- Coupled Differential Equations
- Input-Output Differential Equation
- Transformation to other representations

When analyzing a physical system, the first task is generally to develop a mathematical description of the system in the form of differential equations. Typically a complex system will have several differential equations. The equations are said to be "coupled" if output variables (e.g., position or voltage) appear in more than one equation.

Two examples follow, one of a mechanical system, and one of an electrical system.

System |
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Free Body Diagrams |
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Coupled Differential Equations |

The system is thus represented by two differential equations:

The equations are said to be coupled because x_{1} appears in both equation (as does x_{2}).

System |
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Sum currents at nodes(note, each arrow shows direction of current into or out of node) |
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Coupled Differential Equations |

The system is thus represented by two differential equations:

The equations are said to be coupled because e_{1} appears in both equation (as does
e_{2}).

Developing a set of coupled differential equations is typically only the first step in solving a problem with linear systems. The next step

A more useful form for describing a system is that of a single *
input-output* differential equation. In such a description terms with
the output and its derivatives goes on the left side of the equation, terms with
the input and its derivatives goes on the right.

As an example consider the two coupled equations from the mechanical system above.

If we wish to solve for x_{1}, we can simply solve
the first equation for x_{2}

and put this expression into the second equation

Simplifying, we get

By convention the differential equation is written

Although this last expression is still very complicated, it
is a single third order differential equation relating the output (x_{1})
to the input (F_{e}). Using standard techniques, this equation can
be solved in a straightforward manner.

Note: as expected all terms in front of x1 and its derivatives have the same sign. This is a general rule for passive (i.e., no motors, amplifiers...) systems.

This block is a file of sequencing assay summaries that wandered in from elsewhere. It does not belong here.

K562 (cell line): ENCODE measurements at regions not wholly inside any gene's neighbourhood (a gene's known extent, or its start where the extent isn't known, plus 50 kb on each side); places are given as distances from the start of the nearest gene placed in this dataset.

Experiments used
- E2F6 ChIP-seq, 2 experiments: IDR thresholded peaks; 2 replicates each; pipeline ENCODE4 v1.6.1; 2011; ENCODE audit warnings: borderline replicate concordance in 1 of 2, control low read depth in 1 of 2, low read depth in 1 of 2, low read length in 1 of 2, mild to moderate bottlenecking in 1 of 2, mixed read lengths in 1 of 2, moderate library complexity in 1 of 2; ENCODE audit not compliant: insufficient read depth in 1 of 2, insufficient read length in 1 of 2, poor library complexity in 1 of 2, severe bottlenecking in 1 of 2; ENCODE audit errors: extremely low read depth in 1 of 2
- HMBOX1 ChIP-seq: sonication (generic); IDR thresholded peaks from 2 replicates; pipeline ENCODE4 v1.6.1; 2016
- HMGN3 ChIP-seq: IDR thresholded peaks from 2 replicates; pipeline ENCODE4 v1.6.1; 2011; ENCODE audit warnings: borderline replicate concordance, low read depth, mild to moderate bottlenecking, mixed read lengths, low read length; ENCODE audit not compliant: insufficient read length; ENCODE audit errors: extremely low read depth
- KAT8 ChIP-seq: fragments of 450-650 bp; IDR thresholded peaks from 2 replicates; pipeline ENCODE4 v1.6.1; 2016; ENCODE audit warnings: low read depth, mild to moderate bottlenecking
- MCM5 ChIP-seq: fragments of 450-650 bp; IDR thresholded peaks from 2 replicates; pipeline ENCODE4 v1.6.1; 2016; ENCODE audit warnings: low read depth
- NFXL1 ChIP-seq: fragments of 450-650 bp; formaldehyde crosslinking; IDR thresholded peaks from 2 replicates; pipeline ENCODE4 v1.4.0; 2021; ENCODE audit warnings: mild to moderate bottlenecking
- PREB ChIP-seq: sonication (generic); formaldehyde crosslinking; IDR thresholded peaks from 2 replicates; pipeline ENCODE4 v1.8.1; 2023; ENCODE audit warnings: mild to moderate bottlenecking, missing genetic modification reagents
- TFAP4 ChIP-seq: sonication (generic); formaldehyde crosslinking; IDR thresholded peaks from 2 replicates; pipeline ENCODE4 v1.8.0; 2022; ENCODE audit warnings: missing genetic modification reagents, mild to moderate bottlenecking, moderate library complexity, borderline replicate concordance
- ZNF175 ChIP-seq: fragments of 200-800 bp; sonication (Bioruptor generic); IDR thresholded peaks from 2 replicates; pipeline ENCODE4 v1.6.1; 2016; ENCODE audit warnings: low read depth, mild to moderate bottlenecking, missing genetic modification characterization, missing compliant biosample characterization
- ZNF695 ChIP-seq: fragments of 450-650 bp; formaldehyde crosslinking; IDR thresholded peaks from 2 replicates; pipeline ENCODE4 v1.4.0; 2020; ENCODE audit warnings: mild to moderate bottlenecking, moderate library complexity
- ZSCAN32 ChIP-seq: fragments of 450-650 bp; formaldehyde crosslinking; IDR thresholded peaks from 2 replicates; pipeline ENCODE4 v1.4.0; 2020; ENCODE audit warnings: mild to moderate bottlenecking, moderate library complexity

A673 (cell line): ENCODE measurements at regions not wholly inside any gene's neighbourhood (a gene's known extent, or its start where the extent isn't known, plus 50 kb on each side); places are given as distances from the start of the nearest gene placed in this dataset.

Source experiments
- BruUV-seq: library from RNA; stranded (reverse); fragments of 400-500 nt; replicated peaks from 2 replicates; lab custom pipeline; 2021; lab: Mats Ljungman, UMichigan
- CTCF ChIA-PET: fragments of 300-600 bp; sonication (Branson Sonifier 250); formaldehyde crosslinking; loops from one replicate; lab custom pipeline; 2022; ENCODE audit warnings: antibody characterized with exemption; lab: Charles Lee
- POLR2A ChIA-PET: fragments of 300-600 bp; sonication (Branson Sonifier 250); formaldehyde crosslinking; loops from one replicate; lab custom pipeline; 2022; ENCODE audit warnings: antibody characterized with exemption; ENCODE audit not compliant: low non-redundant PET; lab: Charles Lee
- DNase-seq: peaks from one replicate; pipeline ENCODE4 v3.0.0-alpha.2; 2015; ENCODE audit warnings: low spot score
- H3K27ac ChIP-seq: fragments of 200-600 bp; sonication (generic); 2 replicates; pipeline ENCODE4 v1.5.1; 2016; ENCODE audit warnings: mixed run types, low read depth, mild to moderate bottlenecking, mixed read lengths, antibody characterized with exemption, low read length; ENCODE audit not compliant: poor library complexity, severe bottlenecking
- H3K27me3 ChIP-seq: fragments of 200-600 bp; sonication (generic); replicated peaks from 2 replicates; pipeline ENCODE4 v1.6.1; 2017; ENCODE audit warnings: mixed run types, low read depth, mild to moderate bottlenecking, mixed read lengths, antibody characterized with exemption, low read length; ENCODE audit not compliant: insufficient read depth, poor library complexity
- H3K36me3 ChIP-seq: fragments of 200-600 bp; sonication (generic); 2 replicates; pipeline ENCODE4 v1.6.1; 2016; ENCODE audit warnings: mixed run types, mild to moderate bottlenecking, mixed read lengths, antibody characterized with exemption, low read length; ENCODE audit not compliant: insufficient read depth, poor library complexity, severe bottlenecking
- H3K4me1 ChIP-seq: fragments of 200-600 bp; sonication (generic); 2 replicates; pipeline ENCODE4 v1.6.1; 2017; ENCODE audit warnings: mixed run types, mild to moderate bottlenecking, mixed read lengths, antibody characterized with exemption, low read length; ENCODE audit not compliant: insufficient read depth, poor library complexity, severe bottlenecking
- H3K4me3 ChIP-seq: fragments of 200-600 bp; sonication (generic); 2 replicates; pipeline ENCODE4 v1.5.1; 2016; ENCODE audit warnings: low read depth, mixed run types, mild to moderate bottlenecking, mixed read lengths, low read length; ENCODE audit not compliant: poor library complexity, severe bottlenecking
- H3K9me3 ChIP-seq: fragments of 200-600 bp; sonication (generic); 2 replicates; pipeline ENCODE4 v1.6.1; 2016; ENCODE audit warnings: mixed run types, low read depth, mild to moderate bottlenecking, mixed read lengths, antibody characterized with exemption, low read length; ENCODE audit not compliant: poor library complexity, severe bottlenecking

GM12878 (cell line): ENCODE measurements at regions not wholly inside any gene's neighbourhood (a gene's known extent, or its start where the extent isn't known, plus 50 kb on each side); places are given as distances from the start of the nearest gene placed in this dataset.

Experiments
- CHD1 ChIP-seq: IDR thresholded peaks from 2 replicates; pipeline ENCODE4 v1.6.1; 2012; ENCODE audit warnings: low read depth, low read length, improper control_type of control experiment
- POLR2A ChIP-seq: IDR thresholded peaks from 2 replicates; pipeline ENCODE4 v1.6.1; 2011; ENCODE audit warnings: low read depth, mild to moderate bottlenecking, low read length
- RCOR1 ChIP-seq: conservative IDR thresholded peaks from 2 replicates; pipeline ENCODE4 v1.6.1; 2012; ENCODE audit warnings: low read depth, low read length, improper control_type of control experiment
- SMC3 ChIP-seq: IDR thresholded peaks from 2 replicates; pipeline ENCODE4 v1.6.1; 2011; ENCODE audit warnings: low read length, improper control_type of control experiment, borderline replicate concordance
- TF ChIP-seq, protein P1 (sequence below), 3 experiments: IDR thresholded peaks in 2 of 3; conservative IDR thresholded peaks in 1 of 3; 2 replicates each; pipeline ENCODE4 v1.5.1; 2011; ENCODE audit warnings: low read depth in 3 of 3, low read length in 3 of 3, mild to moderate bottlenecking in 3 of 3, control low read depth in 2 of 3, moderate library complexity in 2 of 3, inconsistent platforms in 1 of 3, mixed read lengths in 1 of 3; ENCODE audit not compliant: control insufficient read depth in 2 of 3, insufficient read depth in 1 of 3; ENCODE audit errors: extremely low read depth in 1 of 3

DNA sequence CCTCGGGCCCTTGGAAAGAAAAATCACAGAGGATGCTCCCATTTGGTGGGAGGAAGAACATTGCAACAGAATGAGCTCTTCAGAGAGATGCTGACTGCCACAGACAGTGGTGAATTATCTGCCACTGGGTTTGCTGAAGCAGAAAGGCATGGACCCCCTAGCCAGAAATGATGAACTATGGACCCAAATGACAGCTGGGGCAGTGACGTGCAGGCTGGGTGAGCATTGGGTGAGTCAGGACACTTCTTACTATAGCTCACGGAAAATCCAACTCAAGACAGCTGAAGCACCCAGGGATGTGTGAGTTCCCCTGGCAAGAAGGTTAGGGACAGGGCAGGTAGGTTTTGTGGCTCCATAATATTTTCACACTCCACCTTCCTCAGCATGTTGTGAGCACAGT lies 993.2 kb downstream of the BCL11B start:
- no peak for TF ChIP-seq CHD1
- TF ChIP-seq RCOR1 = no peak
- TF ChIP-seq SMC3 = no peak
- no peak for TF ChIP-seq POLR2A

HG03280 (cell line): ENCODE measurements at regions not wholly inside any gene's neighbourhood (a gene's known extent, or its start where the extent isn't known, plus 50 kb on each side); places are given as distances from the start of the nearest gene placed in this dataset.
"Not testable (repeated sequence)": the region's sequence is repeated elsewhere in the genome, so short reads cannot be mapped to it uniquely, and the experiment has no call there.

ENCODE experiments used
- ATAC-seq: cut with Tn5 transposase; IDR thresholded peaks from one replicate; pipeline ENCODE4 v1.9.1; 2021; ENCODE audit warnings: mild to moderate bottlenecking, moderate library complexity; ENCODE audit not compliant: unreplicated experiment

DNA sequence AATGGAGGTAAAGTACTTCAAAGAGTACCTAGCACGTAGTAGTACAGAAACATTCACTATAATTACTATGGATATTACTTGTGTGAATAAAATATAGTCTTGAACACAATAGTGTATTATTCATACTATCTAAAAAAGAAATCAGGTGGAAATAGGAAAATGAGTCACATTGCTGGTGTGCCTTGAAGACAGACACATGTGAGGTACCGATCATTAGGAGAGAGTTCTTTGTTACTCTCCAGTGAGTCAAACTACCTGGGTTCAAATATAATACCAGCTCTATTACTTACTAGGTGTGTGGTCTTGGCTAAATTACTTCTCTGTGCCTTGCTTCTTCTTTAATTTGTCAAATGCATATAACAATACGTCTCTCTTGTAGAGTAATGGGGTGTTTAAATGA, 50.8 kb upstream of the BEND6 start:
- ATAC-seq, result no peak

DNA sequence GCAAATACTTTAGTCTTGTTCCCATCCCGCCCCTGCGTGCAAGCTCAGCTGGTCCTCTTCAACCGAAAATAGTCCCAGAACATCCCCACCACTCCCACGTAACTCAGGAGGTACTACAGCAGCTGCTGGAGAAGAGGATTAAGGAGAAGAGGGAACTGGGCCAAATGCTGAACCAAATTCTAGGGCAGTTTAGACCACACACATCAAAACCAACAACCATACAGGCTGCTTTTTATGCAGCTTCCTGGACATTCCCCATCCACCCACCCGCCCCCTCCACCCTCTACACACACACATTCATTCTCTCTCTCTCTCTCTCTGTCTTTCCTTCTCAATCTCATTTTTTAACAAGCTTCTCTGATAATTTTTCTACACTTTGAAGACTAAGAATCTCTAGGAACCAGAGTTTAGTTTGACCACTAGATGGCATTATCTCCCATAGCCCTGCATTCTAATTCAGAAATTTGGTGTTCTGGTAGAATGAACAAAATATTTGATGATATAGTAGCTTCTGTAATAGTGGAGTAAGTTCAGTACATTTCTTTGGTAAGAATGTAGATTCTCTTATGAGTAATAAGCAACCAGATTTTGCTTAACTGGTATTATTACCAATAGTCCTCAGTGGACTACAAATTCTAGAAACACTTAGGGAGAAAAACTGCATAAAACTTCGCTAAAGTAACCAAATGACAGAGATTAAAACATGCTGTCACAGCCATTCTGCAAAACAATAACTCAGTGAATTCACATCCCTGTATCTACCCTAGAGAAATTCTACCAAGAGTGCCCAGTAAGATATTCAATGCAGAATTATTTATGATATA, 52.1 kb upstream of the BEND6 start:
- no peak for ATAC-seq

It is often the case that a simple substitution, such as the one done above is impossible. The next example demonstrates this.

For example consider the case:

where the x_{1} and x_{2} are system
variables, y_{in} is an input and the a_{n} are all constants.
In this case, if we want a single differential equation with s1 as output and
yin as input, it is not clear how to proceed since we cannot easily solve for x2
(as we did in the previous example). What we can do in cases like this is
to replace each derivative by a multiplication by a variable "s" (you'll see why
this works when you study Laplace Transforms; for now, accept it without
proof. We can solve the resulting algebraic equation, put it in terms of
positive powers of "s." Each "s" in the final result is replaced by a
derivative.

Let's apply the technique to this example. First replace derivatives by "s"

Now we can solve the first equation for x2 and put this into the second equation

Multiply by a_{2}s+a_{3} to get positive
powers of s (no "s" terms in denominator).

Now we collect like powers of s, and write the differential equation in descending order of derivative, with the output on the left and the input on the right.

Since the differential equation is equivalent to the other mathematical representations of systems, there must be a way to transform from one representation to another. These methods are discussed here.

© Copyright 2005 to 2015 Erik Cheever This page may be freely used for educational purposes.

Erik Cheever Department of Engineering Swarthmore College